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Behavioral Communication is a psychological construct that addresses people's use of day-to-day behaviors as a form of communication. Specifically, it refers to people's tendency to express feelings, needs, and thoughts by means of indirect messages and behavioral impacts.
Basically, any behavior (or its absence when one is expected) may be judged as communicative if it has the intent to convey a message. For example, an expressive hairstyle, a show of a certain emotion (or emotional withdrawal), or simply doing (or not doing) the dishes all can be means by which people may convey messages to each other.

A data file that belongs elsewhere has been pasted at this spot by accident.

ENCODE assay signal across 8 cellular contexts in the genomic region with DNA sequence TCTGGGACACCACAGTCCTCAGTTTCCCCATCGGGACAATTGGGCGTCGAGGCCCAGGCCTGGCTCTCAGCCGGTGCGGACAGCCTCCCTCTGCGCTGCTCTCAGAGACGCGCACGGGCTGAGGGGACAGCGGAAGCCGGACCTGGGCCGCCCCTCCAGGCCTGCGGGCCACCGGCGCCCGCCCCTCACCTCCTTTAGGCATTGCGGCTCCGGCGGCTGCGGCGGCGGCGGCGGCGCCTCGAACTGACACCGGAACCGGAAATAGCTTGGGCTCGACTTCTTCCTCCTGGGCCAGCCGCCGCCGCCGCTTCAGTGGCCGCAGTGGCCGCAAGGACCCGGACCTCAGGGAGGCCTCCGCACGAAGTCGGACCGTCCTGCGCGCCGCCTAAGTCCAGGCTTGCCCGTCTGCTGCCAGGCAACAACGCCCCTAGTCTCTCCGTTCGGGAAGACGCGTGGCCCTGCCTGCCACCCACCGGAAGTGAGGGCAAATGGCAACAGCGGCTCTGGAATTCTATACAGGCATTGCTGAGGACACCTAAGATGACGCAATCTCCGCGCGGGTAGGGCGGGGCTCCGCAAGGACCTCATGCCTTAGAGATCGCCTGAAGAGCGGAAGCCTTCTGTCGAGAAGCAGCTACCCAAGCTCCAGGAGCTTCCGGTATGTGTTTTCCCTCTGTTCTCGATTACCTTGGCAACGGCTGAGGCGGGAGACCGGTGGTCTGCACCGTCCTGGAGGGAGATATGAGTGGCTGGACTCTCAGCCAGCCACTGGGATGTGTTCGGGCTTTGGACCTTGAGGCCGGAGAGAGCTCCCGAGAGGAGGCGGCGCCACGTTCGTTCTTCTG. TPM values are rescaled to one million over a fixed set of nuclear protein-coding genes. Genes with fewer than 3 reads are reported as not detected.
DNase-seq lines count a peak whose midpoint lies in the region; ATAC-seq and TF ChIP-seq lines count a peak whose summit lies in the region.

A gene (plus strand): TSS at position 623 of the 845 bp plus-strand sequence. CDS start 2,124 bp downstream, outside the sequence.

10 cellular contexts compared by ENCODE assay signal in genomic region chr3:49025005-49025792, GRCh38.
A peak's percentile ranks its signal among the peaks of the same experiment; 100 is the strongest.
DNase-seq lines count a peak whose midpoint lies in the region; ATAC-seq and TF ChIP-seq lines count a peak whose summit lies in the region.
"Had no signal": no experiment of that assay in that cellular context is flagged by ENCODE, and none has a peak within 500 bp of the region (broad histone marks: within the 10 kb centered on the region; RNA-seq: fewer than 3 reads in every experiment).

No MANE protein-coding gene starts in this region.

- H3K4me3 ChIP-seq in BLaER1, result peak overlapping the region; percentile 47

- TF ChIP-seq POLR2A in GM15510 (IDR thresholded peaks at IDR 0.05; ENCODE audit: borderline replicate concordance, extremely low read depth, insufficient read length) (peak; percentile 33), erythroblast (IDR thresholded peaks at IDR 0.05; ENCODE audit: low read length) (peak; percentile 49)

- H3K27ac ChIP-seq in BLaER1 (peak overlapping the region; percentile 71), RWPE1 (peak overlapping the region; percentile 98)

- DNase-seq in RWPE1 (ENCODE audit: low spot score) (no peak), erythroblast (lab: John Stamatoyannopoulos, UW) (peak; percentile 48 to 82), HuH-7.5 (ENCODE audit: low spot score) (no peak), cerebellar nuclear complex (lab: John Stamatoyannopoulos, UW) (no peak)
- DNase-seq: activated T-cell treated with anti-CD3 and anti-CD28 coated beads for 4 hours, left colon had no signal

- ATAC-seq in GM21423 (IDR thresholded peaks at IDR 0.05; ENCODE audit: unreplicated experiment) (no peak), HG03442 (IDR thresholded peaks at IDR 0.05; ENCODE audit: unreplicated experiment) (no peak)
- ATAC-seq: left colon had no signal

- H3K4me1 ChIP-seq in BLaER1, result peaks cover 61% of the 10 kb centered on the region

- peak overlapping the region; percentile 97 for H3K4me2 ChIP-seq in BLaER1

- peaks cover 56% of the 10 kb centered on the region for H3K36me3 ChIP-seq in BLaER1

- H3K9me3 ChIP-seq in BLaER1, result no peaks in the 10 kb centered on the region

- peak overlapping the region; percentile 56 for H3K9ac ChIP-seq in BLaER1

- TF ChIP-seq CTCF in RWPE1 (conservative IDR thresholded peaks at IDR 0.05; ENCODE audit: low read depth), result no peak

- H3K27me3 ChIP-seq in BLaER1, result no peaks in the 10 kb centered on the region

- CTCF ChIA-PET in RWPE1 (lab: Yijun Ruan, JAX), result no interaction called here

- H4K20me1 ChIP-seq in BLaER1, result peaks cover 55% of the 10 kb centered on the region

The construct of behavioral communication is conceived as a variable of Individual differences. This means that some people more than others tend to engage in behavioral communication in spite of the plausible alternatives of using verbal communication.
A measure of the construct, The Behavioral Communication Questionnaire (M. Ivanov, 2008), has been introduced at the Society for Personality Assessment conference in March, 2008.
The conceptual framework of the construct has been presented at Western Psychological Association Conference in April, 2008.
- BehavioralCommunication.net is the official research website for the construct of behavioral communication.
- PsyResearch.org/behavioralcommunication features debrief information for research participants who took part in the first study (2006-2007) of behavioral communication.
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